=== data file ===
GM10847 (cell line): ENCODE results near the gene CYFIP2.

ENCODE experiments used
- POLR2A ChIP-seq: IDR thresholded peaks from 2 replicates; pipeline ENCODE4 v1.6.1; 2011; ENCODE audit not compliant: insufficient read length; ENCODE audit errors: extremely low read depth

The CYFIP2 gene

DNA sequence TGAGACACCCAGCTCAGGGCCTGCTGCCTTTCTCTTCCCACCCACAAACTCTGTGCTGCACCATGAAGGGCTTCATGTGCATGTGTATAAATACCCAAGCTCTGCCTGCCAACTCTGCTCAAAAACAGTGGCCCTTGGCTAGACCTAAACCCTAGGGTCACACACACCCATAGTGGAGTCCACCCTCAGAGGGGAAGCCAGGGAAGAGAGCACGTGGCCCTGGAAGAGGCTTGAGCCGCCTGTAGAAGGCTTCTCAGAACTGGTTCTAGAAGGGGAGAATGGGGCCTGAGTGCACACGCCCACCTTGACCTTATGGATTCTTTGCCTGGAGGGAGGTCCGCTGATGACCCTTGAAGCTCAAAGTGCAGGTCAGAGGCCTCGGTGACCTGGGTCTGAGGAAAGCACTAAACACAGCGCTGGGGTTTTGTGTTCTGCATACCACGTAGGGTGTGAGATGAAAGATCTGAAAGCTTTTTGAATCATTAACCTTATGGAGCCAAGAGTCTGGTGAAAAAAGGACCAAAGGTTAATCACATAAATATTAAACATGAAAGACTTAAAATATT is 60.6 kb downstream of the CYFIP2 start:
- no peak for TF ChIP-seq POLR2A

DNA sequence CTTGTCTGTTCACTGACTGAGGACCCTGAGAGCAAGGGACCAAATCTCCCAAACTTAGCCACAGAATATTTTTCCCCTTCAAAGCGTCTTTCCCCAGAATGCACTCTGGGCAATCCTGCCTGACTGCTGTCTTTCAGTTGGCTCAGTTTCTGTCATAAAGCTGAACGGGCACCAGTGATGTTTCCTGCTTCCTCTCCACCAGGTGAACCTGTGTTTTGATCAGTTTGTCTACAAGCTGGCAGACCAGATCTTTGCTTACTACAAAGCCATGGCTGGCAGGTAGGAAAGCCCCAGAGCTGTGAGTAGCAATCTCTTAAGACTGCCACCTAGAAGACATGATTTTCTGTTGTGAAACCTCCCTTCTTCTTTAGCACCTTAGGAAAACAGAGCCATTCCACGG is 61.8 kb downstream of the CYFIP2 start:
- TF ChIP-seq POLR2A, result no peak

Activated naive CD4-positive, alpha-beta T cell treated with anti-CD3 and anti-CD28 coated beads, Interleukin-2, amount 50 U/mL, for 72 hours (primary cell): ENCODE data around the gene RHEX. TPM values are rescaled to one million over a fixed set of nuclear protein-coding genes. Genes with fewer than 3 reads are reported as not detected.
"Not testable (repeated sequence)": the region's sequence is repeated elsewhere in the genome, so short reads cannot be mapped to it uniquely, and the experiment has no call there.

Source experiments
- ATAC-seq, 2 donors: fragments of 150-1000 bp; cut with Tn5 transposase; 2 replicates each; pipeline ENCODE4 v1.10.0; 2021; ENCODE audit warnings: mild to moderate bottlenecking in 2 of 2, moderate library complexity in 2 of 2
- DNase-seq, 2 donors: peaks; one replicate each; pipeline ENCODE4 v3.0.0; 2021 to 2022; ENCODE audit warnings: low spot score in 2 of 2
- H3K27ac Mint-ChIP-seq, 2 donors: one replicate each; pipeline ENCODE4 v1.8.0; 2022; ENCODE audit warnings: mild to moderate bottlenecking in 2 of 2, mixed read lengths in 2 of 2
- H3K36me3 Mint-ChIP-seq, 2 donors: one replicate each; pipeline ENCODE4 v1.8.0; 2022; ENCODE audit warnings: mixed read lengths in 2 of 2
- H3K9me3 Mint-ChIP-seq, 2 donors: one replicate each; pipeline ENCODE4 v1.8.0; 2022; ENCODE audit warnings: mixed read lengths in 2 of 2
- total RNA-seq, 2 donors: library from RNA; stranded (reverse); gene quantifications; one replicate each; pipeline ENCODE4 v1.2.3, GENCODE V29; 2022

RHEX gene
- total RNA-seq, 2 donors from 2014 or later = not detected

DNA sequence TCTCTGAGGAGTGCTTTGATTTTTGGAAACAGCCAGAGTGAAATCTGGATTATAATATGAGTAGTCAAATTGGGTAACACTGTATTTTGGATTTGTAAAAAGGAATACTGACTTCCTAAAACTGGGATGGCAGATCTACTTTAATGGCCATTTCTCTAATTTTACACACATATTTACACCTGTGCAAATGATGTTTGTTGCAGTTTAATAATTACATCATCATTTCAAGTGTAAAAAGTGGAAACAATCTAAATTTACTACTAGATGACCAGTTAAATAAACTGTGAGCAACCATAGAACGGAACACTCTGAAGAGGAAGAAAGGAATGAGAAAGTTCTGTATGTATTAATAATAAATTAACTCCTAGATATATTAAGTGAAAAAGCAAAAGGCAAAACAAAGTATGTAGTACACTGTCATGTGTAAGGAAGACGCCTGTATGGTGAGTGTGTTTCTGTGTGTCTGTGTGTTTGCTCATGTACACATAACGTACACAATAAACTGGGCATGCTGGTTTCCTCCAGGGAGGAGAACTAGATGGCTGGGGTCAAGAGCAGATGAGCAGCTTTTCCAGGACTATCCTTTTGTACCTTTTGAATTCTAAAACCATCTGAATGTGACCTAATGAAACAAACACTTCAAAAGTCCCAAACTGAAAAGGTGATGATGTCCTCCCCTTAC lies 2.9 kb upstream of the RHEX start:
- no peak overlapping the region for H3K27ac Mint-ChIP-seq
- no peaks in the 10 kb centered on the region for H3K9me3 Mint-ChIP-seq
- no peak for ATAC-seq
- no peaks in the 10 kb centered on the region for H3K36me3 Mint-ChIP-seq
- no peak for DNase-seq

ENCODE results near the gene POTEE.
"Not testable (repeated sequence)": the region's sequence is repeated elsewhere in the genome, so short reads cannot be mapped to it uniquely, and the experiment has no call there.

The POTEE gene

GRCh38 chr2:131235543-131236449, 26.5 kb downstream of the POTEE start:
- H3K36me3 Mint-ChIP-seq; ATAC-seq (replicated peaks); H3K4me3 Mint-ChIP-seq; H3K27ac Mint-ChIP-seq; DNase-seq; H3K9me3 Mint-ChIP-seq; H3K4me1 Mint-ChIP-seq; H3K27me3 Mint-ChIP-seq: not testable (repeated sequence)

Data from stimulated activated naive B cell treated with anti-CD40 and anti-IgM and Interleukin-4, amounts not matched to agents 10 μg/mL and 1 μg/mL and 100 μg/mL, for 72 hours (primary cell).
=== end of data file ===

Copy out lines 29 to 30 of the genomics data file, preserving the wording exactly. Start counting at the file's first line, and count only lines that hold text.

GRCh38 chr2:131235543-131236449, 26.5 kb downstream of the POTEE start:
- H3K36me3 Mint-ChIP-seq; ATAC-seq (replicated peaks); H3K4me3 Mint-ChIP-seq; H3K27ac Mint-ChIP-seq; DNase-seq; H3K9me3 Mint-ChIP-seq; H3K4me1 Mint-ChIP-seq; H3K27me3 Mint-ChIP-seq: not testable (repeated sequence)